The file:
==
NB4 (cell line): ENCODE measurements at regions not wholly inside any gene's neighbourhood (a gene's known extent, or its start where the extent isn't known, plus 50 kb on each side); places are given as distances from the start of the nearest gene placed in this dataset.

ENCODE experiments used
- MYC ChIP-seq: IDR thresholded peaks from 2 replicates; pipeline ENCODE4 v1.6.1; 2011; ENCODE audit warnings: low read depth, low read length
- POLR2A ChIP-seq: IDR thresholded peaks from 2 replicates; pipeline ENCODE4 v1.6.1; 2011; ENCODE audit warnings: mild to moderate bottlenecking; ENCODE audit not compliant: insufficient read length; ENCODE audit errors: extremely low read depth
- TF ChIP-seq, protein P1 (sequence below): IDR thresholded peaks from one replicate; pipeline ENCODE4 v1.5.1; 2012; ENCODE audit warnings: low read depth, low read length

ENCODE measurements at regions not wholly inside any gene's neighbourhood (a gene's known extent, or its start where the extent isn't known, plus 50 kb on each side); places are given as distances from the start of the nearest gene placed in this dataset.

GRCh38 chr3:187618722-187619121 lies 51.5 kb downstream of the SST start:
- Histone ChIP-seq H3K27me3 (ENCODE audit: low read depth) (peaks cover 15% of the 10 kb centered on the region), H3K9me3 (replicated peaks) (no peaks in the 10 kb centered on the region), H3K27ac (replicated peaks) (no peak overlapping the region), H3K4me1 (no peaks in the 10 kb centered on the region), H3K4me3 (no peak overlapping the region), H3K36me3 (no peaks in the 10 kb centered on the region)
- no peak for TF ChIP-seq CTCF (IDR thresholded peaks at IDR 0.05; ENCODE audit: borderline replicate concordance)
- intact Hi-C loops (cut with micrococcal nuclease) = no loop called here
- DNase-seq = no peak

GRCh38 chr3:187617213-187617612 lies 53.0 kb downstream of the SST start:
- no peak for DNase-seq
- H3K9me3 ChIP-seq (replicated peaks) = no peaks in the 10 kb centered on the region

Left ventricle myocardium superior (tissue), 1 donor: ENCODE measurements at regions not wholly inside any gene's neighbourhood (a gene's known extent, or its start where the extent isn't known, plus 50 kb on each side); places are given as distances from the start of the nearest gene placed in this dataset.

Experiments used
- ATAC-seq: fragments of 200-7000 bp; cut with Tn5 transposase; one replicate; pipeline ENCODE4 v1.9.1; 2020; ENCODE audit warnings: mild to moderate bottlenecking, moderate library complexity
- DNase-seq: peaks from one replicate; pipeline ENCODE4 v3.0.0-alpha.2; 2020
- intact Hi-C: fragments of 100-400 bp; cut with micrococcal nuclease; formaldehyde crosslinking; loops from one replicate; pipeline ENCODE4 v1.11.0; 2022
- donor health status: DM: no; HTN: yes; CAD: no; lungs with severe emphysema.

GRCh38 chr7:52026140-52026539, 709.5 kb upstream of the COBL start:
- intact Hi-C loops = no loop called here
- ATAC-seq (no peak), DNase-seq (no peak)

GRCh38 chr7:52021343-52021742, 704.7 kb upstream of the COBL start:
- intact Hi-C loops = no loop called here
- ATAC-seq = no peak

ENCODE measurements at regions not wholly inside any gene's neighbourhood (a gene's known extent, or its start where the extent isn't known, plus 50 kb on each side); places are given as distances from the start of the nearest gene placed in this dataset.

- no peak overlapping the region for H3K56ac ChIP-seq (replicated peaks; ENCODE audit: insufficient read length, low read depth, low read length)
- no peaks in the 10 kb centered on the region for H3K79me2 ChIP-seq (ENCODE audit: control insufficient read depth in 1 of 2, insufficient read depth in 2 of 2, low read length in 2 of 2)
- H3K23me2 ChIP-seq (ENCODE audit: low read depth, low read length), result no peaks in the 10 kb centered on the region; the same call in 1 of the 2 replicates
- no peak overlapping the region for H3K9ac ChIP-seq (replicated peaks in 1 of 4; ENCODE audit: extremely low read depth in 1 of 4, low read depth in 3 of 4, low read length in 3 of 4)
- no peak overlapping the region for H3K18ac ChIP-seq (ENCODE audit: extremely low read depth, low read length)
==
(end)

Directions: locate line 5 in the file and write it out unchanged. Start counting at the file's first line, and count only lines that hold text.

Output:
- TF ChIP-seq, protein P1 (sequence below): IDR thresholded peaks from one replicate; pipeline ENCODE4 v1.5.1; 2012; ENCODE audit warnings: low read depth, low read length